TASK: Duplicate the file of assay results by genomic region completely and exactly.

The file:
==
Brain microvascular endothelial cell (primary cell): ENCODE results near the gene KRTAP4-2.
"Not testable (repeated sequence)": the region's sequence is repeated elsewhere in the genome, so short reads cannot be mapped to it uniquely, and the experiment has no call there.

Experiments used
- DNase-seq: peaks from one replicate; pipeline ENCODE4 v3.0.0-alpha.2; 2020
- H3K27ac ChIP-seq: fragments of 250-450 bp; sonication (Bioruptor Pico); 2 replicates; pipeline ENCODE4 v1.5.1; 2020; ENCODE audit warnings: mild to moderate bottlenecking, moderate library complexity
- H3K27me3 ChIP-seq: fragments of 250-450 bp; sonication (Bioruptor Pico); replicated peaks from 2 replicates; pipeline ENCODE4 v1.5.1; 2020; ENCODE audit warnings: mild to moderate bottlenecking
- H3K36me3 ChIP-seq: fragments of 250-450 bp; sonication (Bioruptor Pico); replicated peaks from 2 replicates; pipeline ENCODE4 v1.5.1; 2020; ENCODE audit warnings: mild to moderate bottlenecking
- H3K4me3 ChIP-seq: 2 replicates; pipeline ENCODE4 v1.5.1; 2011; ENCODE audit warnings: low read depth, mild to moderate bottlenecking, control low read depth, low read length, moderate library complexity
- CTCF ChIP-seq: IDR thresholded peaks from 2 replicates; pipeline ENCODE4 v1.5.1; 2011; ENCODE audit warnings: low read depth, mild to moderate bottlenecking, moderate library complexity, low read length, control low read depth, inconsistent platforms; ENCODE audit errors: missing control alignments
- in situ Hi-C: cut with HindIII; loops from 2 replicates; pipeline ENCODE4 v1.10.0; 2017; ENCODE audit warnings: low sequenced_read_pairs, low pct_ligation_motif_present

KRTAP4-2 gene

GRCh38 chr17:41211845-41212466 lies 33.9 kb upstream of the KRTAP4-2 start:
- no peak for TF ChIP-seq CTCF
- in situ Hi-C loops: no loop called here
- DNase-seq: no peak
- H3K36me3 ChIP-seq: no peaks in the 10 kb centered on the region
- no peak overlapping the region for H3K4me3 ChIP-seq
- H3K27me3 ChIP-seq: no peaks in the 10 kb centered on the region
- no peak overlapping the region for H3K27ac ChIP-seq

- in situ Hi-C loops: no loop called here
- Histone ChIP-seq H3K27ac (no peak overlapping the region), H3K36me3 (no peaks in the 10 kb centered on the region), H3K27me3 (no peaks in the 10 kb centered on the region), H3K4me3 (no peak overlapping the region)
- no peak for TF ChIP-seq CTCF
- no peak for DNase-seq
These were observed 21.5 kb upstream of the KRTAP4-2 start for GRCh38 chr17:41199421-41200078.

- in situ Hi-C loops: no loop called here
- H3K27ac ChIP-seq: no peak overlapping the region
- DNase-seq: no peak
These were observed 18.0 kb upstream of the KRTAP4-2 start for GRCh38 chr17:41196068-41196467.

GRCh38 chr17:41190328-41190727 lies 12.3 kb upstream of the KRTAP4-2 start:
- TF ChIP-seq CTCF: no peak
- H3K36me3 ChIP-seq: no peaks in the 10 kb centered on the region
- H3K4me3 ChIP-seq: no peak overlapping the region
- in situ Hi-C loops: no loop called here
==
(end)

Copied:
Brain microvascular endothelial cell (primary cell): ENCODE results near the gene KRTAP4-2.
"Not testable (repeated sequence)": the region's sequence is repeated elsewhere in the genome, so short reads cannot be mapped to it uniquely, and the experiment has no call there.

Experiments used
- DNase-seq: peaks from one replicate; pipeline ENCODE4 v3.0.0-alpha.2; 2020
- H3K27ac ChIP-seq: fragments of 250-450 bp; sonication (Bioruptor Pico); 2 replicates; pipeline ENCODE4 v1.5.1; 2020; ENCODE audit warnings: mild to moderate bottlenecking, moderate library complexity
- H3K27me3 ChIP-seq: fragments of 250-450 bp; sonication (Bioruptor Pico); replicated peaks from 2 replicates; pipeline ENCODE4 v1.5.1; 2020; ENCODE audit warnings: mild to moderate bottlenecking
- H3K36me3 ChIP-seq: fragments of 250-450 bp; sonication (Bioruptor Pico); replicated peaks from 2 replicates; pipeline ENCODE4 v1.5.1; 2020; ENCODE audit warnings: mild to moderate bottlenecking
- H3K4me3 ChIP-seq: 2 replicates; pipeline ENCODE4 v1.5.1; 2011; ENCODE audit warnings: low read depth, mild to moderate bottlenecking, control low read depth, low read length, moderate library complexity
- CTCF ChIP-seq: IDR thresholded peaks from 2 replicates; pipeline ENCODE4 v1.5.1; 2011; ENCODE audit warnings: low read depth, mild to moderate bottlenecking, moderate library complexity, low read length, control low read depth, inconsistent platforms; ENCODE audit errors: missing control alignments
- in situ Hi-C: cut with HindIII; loops from 2 replicates; pipeline ENCODE4 v1.10.0; 2017; ENCODE audit warnings: low sequenced_read_pairs, low pct_ligation_motif_present

KRTAP4-2 gene

GRCh38 chr17:41211845-41212466 lies 33.9 kb upstream of the KRTAP4-2 start:
- no peak for TF ChIP-seq CTCF
- in situ Hi-C loops: no loop called here
- DNase-seq: no peak
- H3K36me3 ChIP-seq: no peaks in the 10 kb centered on the region
- no peak overlapping the region for H3K4me3 ChIP-seq
- H3K27me3 ChIP-seq: no peaks in the 10 kb centered on the region
- no peak overlapping the region for H3K27ac ChIP-seq

- in situ Hi-C loops: no loop called here
- Histone ChIP-seq H3K27ac (no peak overlapping the region), H3K36me3 (no peaks in the 10 kb centered on the region), H3K27me3 (no peaks in the 10 kb centered on the region), H3K4me3 (no peak overlapping the region)
- no peak for TF ChIP-seq CTCF
- no peak for DNase-seq
These were observed 21.5 kb upstream of the KRTAP4-2 start for GRCh38 chr17:41199421-41200078.

- in situ Hi-C loops: no loop called here
- H3K27ac ChIP-seq: no peak overlapping the region
- DNase-seq: no peak
These were observed 18.0 kb upstream of the KRTAP4-2 start for GRCh38 chr17:41196068-41196467.

GRCh38 chr17:41190328-41190727 lies 12.3 kb upstream of the KRTAP4-2 start:
- TF ChIP-seq CTCF: no peak
- H3K36me3 ChIP-seq: no peaks in the 10 kb centered on the region
- H3K4me3 ChIP-seq: no peak overlapping the region
- in situ Hi-C loops: no loop called here